• No Backlog: Why the Epidemic of Untested Rape Kits Is Not a Symbol of Insufficient Police Budgets But Instead a Failure to Investigate Rape. The Memphis Police Department will keep Sex Crimes detective Ouita Knowlton on the force, despite the criminal investigation underway into her leaking of confidential files to the family of a rape suspect. Ouita supervised the DNA Unit, which was formed to investigate cases with untested rape kits. Memphis was not alone in this backlog; untested kits have plagued precincts across the country, from Detroit to Cleveland to Los Angeles. Though the police departments in question usually blame a lack of funding, the National Institute for Justice cites other reasons, among them victim-blaming beliefs by police, no written protocol for submitting kits to the lab for testing, high turnover in police leadership, and lack of community-based victim advocacy services. Further, Ohio Public Defender Tim Young points out that modern DNA testing methods have been around since the mid-1990s, and law enforcement’s reluctance to use them is simply a symptom of a police culture that fails to prioritize justice. Young’s assertion is supported by a 2015 Michigan State University study of police reports involving Detroit’s untested kits, which found most cases closed after minimal investigation, and a 2016 clearance rate of only 36% of rapes according to FBI statistics (a percentage that likely includes non-arrest clearances such as the victim ceasing to cooperate). [Meaghan Ybos / In Justice Today]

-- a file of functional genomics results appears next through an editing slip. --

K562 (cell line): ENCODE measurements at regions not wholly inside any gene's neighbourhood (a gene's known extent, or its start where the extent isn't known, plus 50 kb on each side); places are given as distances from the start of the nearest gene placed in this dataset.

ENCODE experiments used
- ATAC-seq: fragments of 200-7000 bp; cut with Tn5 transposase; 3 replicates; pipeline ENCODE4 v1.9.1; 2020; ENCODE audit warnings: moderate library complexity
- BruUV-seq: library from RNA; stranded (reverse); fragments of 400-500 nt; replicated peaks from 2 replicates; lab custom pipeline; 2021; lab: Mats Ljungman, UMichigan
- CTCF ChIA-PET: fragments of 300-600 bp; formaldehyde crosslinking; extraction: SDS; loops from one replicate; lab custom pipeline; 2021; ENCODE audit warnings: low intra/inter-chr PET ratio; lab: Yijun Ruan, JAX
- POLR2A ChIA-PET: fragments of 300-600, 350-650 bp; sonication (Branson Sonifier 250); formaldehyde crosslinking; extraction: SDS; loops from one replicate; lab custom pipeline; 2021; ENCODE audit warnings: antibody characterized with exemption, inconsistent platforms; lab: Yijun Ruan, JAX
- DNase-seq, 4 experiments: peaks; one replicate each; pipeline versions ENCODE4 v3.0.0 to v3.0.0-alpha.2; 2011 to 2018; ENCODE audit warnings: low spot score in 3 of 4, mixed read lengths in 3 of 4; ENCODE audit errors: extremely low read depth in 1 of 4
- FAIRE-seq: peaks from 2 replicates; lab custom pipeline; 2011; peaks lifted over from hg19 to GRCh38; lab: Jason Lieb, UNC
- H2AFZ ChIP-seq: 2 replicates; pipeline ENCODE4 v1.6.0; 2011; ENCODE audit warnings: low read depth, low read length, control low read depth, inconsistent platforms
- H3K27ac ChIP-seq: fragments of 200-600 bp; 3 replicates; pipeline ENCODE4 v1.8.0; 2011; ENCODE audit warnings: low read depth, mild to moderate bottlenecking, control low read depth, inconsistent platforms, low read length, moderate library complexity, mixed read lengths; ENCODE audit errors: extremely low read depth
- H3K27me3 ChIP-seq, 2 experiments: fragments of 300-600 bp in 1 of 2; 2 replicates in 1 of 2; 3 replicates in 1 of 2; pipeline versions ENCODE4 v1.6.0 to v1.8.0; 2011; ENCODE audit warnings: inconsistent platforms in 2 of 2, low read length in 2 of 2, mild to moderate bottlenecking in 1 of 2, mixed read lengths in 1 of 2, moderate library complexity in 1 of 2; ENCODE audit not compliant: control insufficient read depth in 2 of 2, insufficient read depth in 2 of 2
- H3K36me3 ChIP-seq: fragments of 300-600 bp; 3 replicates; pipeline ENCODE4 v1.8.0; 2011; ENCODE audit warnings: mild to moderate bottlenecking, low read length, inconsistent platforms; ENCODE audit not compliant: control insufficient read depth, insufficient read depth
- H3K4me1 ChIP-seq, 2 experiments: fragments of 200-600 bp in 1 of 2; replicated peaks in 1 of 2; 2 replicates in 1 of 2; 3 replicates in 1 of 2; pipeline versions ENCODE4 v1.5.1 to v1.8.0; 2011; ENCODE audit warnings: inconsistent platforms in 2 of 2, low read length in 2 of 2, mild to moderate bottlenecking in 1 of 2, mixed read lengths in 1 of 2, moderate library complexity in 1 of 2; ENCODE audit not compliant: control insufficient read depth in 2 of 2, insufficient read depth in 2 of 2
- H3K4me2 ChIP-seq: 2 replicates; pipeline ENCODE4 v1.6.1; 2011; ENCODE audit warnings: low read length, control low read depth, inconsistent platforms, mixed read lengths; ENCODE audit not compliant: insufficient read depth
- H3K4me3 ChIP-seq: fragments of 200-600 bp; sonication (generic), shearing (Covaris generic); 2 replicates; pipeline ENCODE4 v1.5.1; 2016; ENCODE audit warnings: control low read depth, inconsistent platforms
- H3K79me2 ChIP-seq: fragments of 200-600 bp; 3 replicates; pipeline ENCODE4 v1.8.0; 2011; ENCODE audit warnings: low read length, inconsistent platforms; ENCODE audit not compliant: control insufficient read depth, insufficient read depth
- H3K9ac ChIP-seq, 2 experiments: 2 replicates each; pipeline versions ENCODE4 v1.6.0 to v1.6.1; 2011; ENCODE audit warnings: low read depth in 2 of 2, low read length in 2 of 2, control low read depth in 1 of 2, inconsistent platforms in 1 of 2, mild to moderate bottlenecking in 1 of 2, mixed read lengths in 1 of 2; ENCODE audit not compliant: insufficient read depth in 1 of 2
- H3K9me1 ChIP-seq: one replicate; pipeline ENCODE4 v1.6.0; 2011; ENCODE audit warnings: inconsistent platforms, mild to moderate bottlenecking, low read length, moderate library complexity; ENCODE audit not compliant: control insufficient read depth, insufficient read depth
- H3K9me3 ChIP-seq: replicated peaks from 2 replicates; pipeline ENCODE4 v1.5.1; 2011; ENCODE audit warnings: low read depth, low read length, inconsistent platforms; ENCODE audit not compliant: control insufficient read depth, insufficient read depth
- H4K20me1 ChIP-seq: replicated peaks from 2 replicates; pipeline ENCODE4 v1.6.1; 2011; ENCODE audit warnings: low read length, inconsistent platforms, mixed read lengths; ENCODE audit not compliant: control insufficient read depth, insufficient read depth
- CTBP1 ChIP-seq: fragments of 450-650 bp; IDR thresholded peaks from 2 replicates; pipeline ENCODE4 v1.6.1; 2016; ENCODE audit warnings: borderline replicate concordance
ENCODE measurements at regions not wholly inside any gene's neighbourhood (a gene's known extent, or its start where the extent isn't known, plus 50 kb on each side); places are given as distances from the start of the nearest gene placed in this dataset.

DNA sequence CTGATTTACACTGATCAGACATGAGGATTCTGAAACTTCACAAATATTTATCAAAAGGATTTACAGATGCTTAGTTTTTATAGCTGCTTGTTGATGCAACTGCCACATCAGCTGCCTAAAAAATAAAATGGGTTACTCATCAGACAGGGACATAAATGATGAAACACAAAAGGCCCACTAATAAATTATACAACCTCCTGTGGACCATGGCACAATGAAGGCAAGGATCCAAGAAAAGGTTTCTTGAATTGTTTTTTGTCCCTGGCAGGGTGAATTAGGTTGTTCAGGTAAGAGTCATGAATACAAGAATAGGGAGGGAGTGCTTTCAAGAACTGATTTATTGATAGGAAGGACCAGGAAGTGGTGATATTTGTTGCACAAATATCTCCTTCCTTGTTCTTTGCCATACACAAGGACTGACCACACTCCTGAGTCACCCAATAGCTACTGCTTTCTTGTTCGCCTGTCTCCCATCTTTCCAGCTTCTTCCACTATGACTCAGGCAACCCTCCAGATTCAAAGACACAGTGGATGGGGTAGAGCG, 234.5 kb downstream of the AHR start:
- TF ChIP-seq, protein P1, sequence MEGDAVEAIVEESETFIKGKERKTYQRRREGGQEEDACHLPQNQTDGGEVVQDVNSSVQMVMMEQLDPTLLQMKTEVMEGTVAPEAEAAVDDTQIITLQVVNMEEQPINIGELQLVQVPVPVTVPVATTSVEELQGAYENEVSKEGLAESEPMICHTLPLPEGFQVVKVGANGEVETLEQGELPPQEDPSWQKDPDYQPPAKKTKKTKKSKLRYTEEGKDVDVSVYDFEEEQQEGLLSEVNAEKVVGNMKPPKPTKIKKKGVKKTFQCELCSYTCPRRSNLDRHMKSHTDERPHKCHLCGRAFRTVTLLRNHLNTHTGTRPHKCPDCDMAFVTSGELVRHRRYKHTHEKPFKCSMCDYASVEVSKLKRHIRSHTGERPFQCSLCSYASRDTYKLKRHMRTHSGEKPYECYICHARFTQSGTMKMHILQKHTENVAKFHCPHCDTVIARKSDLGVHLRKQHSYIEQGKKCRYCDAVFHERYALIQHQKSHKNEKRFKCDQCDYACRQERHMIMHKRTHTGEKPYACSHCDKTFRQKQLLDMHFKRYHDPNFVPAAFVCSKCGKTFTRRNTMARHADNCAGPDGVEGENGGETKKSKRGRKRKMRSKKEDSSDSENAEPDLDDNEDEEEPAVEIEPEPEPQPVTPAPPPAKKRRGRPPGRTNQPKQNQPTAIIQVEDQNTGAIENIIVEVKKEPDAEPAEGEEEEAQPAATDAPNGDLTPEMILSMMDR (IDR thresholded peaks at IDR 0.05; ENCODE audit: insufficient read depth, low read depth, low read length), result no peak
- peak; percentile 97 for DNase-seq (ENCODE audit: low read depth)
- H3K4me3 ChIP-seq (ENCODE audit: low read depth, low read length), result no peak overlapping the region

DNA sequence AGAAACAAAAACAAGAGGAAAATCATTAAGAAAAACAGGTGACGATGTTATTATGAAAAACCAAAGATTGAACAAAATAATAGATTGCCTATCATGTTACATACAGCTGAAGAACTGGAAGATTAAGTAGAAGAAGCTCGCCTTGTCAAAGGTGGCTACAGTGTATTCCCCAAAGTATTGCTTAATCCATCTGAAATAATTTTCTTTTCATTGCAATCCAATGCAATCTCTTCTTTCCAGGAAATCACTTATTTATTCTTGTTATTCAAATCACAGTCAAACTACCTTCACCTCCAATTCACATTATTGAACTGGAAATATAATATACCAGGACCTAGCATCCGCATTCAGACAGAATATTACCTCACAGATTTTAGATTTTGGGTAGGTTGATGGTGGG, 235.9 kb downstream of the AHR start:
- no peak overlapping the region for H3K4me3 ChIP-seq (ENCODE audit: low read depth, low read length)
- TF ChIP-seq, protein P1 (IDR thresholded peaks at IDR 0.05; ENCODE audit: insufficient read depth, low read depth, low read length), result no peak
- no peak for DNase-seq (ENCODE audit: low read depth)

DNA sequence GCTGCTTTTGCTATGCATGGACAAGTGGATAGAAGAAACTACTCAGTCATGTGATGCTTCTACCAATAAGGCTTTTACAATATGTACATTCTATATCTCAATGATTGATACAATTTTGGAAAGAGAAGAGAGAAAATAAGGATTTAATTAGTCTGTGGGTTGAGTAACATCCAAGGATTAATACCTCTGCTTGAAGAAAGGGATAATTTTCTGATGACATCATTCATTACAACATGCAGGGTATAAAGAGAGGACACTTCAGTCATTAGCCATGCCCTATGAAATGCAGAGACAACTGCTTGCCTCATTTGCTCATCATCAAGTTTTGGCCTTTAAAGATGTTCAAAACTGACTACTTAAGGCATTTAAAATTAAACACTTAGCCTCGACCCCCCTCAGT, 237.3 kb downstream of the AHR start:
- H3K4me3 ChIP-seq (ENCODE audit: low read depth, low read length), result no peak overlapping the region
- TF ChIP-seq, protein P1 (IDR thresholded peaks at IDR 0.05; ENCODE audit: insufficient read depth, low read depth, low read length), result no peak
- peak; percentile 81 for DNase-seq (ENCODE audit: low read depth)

Punishing Poverty